Citizen activists opposed to oil drilling in the Everglades claim the Florida Department of Environmental Protection has issued a "bogus" clean bill of health for Texas oil company Dan A. Hughes' acid fracking operation in Collier County.
Citing an analysis by their court-certified expert, biochemist Dr. Ron Bishop, the group Preserve Our Paradise says the DEP's claims are "arguably intended to obfuscate" the results of water quality tests at the Collier-Hogan well, not far from Corkscrew Swamp Sanctuary and the Orangetree suburb of Naples.
The Collier-Hogan well has been ground zero in Florida's fracking wars since late February, when Collier residents and environmentalists state- and nationwide learned that the DEP had sanctioned Hughes for unauthorized fracking there. The fracking and sanctions, including a $25,000 fine, dated to last December but were not disclosed through months of hearings this year on the Hughes Co.'s Florida activities.
The Collier County Commission, dissatisfied with DEP's handling of the matter and its assurances of public safety and environmental safeguards, has filed a legal challenge asking that the well's permit be pulled. At a Commission meeting yesterday, DEP Secretary Herschel Vinyard tried to dissuade the commission, to no effect. The Hughes Co. failed to appear at the meeting, despite DEP's promise to "press" the company for "transparency."
The chemicals for which tests were done were indeed a cookie-cutter list, cheaper by the hundred, and arguably intended to obfuscate the purpose of the tests. This is not even a close call; the list includes benzoic acid, which is so sparingly soluble in water that it cannot physically dissolve at hazardous levels, a fair number of phthalates (plasticizers) which are not used by the petroleum industry, and a large number of halogenated organics which may be problematic for water treatment systems that use chlorine, but not for drillers anywhere...
...there were no tests for any biocides (bromine-based or aldehyde), corrosion inhibitors (acetophenone derivatives, propargyl alcohol or thioglycolic acid), multi-purpose solvent additives (especially 2-butoxyethanol, used ubiquitously in petroleum projects), or flocculants (especially ammonium chloride). There were also no tests for chemicals such as acrylonitrile, which are commonly used to coat sand particles in deep well projects.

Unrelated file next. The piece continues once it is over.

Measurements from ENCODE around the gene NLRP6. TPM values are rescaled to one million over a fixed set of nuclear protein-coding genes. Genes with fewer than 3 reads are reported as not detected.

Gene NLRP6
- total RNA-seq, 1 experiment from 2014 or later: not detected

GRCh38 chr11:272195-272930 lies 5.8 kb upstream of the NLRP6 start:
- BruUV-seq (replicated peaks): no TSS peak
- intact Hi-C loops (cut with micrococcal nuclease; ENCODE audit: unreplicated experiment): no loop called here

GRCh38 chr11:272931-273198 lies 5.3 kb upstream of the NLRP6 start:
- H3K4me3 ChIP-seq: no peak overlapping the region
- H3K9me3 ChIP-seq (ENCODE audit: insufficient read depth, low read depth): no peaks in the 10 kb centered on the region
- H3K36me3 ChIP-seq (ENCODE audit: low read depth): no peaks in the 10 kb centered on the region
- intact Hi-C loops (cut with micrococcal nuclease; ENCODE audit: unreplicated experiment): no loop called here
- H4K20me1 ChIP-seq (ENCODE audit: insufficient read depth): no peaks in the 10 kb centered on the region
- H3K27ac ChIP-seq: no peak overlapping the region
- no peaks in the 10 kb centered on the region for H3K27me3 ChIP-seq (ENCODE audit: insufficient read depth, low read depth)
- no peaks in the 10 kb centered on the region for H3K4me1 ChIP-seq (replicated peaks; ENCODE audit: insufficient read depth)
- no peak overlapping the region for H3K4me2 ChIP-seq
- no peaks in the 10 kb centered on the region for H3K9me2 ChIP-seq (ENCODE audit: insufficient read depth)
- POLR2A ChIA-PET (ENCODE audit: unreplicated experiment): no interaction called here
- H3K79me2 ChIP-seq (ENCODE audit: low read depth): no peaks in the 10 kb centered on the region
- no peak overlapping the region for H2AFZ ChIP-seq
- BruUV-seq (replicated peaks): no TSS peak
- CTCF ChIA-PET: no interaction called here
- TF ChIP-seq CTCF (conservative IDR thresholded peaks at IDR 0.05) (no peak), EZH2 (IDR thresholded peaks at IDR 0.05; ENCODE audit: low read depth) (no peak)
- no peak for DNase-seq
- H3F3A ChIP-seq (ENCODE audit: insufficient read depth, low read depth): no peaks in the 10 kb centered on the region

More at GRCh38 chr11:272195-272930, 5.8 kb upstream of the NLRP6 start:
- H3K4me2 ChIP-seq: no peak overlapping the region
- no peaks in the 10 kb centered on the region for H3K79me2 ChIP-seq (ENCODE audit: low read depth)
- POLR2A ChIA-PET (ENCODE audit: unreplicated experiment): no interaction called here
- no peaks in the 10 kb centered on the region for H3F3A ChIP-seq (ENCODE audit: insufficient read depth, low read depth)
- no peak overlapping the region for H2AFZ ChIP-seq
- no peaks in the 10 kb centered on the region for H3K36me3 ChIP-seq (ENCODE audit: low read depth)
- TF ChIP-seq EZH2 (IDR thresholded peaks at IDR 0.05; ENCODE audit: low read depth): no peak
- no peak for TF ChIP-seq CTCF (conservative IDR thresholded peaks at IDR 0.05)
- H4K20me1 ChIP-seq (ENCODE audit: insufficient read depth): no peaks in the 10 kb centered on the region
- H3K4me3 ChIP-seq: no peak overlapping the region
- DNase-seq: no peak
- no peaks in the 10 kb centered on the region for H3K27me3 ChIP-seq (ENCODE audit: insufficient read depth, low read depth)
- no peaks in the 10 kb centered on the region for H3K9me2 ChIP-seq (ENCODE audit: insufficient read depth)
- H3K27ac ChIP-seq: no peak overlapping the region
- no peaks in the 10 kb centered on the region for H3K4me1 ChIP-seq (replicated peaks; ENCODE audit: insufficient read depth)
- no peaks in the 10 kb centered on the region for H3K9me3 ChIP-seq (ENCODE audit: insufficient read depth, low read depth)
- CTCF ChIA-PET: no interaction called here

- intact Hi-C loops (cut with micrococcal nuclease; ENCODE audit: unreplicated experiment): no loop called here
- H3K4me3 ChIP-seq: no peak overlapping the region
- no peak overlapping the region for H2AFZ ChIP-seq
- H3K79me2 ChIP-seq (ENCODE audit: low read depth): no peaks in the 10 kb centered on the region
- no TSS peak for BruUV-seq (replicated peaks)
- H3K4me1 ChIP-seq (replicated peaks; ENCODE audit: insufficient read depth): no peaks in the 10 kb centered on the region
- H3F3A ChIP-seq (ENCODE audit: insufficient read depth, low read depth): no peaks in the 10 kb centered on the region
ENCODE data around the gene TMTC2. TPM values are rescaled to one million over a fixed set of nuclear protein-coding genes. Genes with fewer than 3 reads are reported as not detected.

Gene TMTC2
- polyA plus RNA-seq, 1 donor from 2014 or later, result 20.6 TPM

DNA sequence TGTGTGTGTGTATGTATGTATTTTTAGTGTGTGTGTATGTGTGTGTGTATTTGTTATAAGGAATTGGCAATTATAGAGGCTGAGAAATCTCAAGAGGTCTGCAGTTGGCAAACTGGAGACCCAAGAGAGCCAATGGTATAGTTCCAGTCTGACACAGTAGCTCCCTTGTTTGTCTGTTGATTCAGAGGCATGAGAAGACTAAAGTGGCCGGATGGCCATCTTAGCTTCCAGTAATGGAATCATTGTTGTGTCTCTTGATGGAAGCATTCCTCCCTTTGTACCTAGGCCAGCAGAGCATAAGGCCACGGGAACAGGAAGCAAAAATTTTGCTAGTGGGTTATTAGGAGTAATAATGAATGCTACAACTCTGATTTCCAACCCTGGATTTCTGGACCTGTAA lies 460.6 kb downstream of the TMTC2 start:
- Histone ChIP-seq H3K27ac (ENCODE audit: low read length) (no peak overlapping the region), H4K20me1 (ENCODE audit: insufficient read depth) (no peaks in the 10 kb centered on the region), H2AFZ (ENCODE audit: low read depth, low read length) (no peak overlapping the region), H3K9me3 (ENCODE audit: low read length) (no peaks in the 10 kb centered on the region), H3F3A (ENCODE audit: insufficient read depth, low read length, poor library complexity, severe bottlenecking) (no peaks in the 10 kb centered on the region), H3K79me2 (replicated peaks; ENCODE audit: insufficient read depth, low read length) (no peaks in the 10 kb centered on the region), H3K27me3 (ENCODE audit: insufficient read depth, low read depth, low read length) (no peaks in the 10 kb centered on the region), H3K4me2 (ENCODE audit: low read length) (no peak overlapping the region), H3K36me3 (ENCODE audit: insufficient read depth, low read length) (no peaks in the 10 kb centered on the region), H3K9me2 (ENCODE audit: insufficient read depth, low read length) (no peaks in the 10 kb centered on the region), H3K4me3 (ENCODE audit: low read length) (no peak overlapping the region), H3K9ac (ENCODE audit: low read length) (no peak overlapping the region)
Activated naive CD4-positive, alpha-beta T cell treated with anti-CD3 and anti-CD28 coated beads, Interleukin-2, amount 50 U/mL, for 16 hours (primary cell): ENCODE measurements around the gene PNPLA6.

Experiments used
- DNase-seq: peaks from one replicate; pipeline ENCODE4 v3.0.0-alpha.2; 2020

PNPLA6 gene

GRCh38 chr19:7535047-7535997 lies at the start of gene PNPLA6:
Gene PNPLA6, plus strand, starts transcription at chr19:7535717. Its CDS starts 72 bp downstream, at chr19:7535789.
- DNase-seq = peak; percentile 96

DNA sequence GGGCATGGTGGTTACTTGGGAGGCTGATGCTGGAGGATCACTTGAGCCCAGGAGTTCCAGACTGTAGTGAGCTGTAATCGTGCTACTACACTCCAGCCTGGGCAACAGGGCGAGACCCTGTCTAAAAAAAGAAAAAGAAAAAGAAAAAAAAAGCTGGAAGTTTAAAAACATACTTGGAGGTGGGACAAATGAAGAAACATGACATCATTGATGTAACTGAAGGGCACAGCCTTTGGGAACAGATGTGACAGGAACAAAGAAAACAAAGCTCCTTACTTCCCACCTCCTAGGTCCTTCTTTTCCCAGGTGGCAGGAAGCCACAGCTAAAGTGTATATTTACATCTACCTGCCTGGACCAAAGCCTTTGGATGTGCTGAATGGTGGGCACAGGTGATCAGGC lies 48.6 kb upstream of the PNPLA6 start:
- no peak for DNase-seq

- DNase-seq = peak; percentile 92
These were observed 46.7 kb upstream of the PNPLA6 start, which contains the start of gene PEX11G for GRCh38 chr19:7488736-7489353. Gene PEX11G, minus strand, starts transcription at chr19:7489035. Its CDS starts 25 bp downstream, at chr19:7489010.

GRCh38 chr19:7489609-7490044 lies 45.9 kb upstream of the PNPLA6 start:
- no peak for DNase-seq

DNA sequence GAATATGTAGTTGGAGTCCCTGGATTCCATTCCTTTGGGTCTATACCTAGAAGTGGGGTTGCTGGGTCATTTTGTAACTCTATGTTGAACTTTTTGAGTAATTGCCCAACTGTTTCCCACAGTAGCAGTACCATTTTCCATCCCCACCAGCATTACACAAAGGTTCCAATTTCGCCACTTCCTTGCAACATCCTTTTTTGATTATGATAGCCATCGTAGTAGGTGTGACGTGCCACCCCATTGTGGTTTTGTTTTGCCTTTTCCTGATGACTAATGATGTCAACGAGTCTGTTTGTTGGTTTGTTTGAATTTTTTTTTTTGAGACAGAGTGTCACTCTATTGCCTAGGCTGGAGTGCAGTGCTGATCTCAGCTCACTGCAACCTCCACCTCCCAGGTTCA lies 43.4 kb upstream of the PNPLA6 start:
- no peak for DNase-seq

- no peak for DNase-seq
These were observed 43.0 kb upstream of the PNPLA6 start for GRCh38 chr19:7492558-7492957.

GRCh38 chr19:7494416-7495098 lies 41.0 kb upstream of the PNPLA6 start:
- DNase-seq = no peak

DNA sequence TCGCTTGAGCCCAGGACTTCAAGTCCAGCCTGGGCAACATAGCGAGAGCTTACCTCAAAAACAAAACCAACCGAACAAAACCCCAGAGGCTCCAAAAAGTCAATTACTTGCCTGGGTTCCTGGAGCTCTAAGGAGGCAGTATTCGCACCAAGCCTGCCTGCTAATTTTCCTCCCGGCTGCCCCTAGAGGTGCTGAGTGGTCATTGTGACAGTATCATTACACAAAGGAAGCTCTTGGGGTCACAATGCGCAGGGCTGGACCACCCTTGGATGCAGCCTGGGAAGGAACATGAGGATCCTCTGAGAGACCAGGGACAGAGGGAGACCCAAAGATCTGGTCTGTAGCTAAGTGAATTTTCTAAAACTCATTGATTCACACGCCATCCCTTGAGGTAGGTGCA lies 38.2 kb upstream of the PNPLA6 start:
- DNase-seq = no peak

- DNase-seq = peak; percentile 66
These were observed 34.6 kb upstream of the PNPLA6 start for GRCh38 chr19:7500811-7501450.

Therefore, the simplest explanation is that the chemicals for which Hughes / FDEP conducted tests were carefully chosen to avoid any which are commonly used by the petroleum industry.
Also, as you pointed out, such shallow monitoring wells would capture only surface spills.
In a text message to New Times, Dr. Karen Dwyer, a key figure in citizen resistance to oil drilling in the Everglades, said this:
Dan A. Hughes was a no-show [at yesterday's Commission meeting] which means they should have their permit revoked since they refused to meet one of the 9 DEP "non-negotiable" stipulations. WHAT WE NEED IS A STATEWIDE BAN ON EXTREME EXTRACTION, INCLUDING, BUT NOT LIMITED TO, FRACKING."
Fire Ant -- an invasive species, tinged bright red, with an annoying, sometimes-fatal sting -- covers South Florida news and culture. Got feedback or a tip? Contact firstname.lastname@example.org.
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